Giorgia Meloni’s Perspective on the European Union

In one of the key points of her speech on 25 October 2022, the day of the parliamentary vote of confidence in her government, Giorgia Meloni described the European Union as „the common home of the European peoples, [which] as such must be able to face the great challenges of our time, starting with those which the Member States can hardly face alone“.

Many read these words as a reassurance that the new Italian government will remain faithful to European commitments. This was significant since both Meloni and Matteo Salvini, the leader of Lega, had previously expressed criticism of European governance, the single currency, and the EU’s effectiveness in addressing Italy’s enduring economic, social, and geopolitical challenges. During her first months as Prime Minister, Giorgia Meloni carefully avoided criticising the European Union and instead guaranteed Italy’s active participation in the Euro-Atlantic commitment to support Ukraine against the Russian invasion of February 2022. She also reaffirmed Rome’s loyalty to NATO, even though in recent years she has repeatedly called for a review of its strategic role and governance.

Beach Concessions and Taxi Services – Italian or European Challenges?

The Italian government’s stance towards the EU began to unravel in the spring, when Brussels repeated its demand for implementation of the Bolkestein Directive in Italy. This required a reform of the system of awarding beach concessions by opening public tenders to non-Italian operators. Thus cracks started to show in the Italian administration’s pro-EU facade. However, this proposal would put an end to the quasi privatisation of Italian beaches, which have consistently been  awarded to the same operators through repeat tenders spanning several decades. The Italian Court of Auditors reports that there are 12,166 concessions ‚for tourist use‘, which generated € 92.5 million for the State in 2020, a pittance compared to the estimated € 15 billion turnover.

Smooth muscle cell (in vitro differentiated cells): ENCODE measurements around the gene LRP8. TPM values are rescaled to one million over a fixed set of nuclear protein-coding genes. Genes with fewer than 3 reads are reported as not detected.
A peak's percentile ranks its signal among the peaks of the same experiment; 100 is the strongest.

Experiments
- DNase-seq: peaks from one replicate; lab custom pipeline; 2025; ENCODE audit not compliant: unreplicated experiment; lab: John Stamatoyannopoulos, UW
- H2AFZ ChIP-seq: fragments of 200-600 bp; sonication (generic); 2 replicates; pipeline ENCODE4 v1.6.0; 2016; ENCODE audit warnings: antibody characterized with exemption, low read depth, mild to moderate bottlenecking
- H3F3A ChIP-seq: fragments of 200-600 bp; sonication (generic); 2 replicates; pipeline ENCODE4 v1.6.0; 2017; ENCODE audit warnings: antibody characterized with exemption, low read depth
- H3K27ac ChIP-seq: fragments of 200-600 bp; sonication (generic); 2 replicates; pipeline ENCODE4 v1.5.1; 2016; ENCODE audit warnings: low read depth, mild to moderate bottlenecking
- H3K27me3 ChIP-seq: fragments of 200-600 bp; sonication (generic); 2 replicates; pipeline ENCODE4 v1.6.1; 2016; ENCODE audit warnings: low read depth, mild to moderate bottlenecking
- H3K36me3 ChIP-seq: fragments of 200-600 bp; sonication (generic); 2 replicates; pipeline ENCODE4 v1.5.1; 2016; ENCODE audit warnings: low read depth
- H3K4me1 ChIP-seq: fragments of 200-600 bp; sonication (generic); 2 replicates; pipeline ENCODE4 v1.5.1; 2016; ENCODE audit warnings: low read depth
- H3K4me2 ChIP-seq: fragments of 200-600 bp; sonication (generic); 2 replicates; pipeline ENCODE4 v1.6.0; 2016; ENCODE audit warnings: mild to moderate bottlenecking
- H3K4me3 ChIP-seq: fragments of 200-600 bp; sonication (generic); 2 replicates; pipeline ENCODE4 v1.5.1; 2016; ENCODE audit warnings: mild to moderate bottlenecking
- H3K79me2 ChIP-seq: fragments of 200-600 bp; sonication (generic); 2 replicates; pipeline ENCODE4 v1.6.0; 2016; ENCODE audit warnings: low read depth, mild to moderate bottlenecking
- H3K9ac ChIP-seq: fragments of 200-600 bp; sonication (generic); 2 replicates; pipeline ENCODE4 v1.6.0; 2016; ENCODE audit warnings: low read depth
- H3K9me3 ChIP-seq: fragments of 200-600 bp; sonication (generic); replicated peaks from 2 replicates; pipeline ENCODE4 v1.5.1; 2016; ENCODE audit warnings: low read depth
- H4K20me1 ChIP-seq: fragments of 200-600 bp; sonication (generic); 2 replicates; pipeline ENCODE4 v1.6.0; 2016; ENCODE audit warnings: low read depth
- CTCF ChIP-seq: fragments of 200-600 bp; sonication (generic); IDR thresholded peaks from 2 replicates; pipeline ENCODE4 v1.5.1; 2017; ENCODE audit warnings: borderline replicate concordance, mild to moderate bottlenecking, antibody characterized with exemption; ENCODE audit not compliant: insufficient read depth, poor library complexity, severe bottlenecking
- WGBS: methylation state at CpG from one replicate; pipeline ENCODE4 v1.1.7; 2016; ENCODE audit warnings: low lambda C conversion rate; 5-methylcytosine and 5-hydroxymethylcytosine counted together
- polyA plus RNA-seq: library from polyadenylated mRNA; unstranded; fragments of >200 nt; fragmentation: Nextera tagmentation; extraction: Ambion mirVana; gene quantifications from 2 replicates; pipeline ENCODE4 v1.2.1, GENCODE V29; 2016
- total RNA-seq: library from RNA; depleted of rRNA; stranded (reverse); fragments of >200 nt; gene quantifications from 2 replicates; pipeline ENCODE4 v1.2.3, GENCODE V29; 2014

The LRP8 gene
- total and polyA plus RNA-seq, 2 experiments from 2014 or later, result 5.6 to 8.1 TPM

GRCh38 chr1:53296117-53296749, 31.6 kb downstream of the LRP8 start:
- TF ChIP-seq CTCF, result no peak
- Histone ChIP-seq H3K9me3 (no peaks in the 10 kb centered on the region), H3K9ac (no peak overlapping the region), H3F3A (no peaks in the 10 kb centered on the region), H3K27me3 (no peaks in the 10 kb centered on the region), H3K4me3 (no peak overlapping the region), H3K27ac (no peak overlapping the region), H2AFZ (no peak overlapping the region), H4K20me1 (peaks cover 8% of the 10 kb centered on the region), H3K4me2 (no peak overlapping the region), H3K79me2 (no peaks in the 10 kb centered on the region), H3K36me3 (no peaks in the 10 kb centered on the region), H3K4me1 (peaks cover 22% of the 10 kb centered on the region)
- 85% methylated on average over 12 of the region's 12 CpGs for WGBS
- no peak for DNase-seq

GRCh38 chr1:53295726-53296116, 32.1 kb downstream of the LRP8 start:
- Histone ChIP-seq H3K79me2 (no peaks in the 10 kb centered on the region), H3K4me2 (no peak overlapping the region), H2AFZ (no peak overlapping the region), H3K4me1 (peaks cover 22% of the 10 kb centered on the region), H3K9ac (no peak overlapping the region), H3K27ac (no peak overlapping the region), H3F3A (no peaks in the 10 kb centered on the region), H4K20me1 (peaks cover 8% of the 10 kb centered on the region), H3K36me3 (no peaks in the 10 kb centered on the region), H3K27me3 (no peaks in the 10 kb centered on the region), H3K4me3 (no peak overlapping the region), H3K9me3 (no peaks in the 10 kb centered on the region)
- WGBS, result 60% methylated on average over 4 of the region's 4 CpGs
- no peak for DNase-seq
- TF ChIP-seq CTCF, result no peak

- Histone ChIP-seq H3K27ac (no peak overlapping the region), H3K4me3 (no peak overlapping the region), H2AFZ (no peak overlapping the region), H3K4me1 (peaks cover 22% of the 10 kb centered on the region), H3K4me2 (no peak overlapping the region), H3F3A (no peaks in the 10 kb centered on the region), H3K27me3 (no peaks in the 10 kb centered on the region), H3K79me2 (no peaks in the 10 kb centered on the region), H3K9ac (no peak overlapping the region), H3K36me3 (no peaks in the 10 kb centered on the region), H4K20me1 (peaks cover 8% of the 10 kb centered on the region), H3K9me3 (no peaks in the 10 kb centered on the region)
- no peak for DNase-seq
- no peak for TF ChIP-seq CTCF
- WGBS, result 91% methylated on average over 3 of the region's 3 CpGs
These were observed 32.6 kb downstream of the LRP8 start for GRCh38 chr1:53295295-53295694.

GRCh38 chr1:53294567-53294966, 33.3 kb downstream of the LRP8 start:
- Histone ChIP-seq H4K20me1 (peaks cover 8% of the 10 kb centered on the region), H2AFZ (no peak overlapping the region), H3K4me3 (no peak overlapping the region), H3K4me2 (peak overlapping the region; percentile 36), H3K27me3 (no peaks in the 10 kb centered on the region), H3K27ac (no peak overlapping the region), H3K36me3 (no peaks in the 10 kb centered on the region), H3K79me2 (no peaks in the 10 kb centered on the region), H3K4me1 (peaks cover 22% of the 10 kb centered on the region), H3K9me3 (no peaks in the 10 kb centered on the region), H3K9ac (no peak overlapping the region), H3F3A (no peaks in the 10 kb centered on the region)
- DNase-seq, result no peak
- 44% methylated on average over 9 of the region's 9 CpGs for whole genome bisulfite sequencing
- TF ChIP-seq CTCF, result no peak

Similar challenges arose in relation to taxi businesses, where resistance to the increased number of licenses required by the Bolkestein Directive has persisted despite the obvious deficiencies in taxi services in many large Italian cities, including the capital. Both beach operators and taxi drivers are generally considered to be aligned with the right, which explains the government’s slow response to European regulatory demands.

What Can Europe Expect from Italy?

Economic Policy and Stability Pact Concerns

In Rome, concerns have also recently arisen with respect to the forthcoming reform of the Stability Pact. After being suspended due to the pandemic, the Pact is set to resume as from 2024 with the aim of restoring order to the budgetary policies of EU Member States. However, this is a risky prospect for the Italian budget, which would find it difficult to adapt to a new Pact based on excessively rigid parameters. Moreover, Italy’s failure to ratify the European Stability Mechanism, the only European state yet to do so, has effectively blocked the agreement’s entry into force for all the signatory countries. This situation has not been conducive to serene relations between Rome and Brussels concerning economic policies. Until early summer, Meloni’s pro-European stance, announced in Parliament last October, seemed to be unquestioned. However, the Prime Minister did not fail to emphasise her closeness to Eurosceptic political forces and leaders such as the Vox party in Spain, and the heads of government of Hungary and Poland, Viktor Orban and Mateusz Morawiecki, whilst Salvini claimed an alliance in Europe with Marine Le Pen and the AfD.